The state Department of Transportation expected slowdowns in the one eastbound lane of the Nanakuli contraflow when it debuted Wednesday to ease westbound traffic.
But Highways deputy Director Ed Sniffen said drivers deserve much of the blame for the gridlock eastbound drivers saw.
Why? They were making illegal left turns.
"What people were doing was taking those illegal lefts up Haleakala and Nanakuli affecting the westbound traffic definitely, but also putting people at risk, trying to jump across three lanes of a contraflow during that time frame," he said.
Sniffen said that backed up traffic behind them, as did a traffic jam created by cars trying to turn around in the Nanakuli beach park instead of using the designated U-turn.
"So you had people blocking the eastbound single lane to get into the park to come back out again," he said.
State Sen. Maile Shimabukuro was caught in the congestion. She said west Oahu drivers will adjust.
"If we kind of follow the rules of every other car, every other car gets to merge, and try not to stop, try to let traffic continuously flow," she said.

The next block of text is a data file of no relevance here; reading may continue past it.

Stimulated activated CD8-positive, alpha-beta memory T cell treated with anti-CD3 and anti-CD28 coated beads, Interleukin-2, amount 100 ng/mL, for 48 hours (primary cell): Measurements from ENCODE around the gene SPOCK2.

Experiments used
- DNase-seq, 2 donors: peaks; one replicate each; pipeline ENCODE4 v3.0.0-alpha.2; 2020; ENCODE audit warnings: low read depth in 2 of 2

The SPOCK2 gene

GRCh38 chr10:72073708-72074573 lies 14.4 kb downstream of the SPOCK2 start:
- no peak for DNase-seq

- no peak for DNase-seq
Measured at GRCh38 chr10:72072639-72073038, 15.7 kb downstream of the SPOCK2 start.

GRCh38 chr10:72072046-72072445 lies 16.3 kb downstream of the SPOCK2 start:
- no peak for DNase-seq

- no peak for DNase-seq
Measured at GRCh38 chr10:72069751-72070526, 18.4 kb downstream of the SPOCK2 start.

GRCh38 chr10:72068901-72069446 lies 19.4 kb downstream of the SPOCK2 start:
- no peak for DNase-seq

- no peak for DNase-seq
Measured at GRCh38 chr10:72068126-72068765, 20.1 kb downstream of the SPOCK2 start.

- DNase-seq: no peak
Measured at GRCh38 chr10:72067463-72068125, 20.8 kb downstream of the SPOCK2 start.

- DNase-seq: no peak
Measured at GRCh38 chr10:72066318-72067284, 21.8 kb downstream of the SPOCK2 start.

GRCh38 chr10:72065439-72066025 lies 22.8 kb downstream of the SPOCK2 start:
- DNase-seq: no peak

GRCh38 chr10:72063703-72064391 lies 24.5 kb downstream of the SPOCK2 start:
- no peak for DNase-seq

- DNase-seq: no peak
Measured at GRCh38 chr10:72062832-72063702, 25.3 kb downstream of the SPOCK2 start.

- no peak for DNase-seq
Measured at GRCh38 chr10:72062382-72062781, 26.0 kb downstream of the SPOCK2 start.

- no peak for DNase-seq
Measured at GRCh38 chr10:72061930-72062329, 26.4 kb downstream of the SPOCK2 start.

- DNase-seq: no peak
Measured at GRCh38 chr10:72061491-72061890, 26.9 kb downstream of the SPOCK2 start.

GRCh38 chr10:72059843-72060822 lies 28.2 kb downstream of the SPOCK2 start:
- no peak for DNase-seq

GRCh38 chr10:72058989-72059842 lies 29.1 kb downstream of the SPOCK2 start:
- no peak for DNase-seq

DOT had hoped for off-duty Honolulu police officers to help with traffic control but no officers signed up for special duty on the first day.
"The last thing that I want to do on my day off is a contraflow in Nanakuli that's a pilot. Right? So I get it," Siffen said. "I'm not going to force anybody to do anything. We're going to try to incentivize it more. We're talking to HPD on what we need to do to get people to sign up."
On Thursday, two officers were on site and the state doubled DOT personnel to discourage drivers from making those illegal lefts and U-turning at the beach park. Some motorists said the eastbound lane was moving a little faster. Others complained that it was still too slow.